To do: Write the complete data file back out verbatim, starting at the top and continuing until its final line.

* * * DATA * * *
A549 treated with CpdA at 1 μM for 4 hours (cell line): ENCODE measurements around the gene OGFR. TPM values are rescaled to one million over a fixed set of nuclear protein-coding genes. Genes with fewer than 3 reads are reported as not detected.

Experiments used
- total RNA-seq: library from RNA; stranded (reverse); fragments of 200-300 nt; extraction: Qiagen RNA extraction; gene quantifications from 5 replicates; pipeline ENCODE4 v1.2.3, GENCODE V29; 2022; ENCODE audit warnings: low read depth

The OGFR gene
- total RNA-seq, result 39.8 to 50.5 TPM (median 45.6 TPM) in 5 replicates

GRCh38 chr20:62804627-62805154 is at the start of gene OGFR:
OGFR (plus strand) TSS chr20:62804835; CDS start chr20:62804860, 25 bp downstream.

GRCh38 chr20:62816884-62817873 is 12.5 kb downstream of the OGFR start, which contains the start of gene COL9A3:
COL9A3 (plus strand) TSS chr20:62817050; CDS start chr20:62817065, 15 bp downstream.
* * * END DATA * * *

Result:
A549 treated with CpdA at 1 μM for 4 hours (cell line): ENCODE measurements around the gene OGFR. TPM values are rescaled to one million over a fixed set of nuclear protein-coding genes. Genes with fewer than 3 reads are reported as not detected.

Experiments used
- total RNA-seq: library from RNA; stranded (reverse); fragments of 200-300 nt; extraction: Qiagen RNA extraction; gene quantifications from 5 replicates; pipeline ENCODE4 v1.2.3, GENCODE V29; 2022; ENCODE audit warnings: low read depth

The OGFR gene
- total RNA-seq, result 39.8 to 50.5 TPM (median 45.6 TPM) in 5 replicates

GRCh38 chr20:62804627-62805154 is at the start of gene OGFR:
OGFR (plus strand) TSS chr20:62804835; CDS start chr20:62804860, 25 bp downstream.

GRCh38 chr20:62816884-62817873 is 12.5 kb downstream of the OGFR start, which contains the start of gene COL9A3:
COL9A3 (plus strand) TSS chr20:62817050; CDS start chr20:62817065, 15 bp downstream.